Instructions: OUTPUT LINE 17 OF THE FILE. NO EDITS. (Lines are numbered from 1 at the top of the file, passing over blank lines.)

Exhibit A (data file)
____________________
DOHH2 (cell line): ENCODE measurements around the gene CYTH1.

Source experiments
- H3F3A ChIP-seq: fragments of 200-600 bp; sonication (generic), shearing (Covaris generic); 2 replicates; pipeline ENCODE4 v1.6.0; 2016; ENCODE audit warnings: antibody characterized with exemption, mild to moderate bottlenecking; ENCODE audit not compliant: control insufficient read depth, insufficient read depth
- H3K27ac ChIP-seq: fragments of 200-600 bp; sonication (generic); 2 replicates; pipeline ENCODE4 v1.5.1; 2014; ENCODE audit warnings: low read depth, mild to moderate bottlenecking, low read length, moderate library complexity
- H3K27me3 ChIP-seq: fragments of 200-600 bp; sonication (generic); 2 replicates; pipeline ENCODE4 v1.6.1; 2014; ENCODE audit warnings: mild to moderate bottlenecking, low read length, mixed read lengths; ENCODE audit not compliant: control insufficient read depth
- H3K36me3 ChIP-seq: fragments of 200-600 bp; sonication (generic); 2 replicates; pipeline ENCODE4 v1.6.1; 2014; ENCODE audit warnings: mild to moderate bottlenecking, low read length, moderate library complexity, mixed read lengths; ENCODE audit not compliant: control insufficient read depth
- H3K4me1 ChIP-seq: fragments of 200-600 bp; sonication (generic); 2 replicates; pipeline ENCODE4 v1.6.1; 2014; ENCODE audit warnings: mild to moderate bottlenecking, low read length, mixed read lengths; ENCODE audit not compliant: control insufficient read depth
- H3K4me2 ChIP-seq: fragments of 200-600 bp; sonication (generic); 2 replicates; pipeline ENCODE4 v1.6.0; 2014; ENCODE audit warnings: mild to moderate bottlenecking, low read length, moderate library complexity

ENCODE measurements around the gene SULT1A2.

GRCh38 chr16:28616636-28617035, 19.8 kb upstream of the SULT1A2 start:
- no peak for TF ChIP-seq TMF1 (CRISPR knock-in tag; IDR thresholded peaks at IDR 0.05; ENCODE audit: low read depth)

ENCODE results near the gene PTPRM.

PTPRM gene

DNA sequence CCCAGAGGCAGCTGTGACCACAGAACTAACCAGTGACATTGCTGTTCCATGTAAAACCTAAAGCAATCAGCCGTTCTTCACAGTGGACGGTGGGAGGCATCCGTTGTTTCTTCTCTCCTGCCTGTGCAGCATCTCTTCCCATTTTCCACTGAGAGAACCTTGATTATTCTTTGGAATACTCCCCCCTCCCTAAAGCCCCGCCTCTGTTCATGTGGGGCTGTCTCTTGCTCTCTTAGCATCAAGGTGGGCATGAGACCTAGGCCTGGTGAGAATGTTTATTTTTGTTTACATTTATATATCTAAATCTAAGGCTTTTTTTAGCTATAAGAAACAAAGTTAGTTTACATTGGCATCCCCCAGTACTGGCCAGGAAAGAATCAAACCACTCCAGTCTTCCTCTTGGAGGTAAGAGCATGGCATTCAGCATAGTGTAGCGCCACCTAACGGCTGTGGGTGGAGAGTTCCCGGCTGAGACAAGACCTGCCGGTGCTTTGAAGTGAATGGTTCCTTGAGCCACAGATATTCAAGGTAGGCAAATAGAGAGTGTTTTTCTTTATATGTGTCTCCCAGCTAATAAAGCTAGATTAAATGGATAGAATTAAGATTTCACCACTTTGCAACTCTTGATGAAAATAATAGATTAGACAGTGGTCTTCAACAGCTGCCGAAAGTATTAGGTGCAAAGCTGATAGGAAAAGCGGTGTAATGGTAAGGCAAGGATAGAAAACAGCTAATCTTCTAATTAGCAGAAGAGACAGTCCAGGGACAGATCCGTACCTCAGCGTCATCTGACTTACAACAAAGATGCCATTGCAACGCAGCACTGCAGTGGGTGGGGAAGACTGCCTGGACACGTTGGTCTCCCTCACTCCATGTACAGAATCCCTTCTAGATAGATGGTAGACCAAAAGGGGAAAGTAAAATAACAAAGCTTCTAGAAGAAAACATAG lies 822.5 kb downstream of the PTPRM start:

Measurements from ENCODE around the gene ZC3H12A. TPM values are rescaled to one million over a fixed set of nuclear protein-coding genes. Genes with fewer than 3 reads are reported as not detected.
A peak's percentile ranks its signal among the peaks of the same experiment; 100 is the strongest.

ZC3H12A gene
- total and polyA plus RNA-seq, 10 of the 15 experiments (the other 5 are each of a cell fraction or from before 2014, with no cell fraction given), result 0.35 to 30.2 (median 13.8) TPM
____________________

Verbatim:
ZC3H12A gene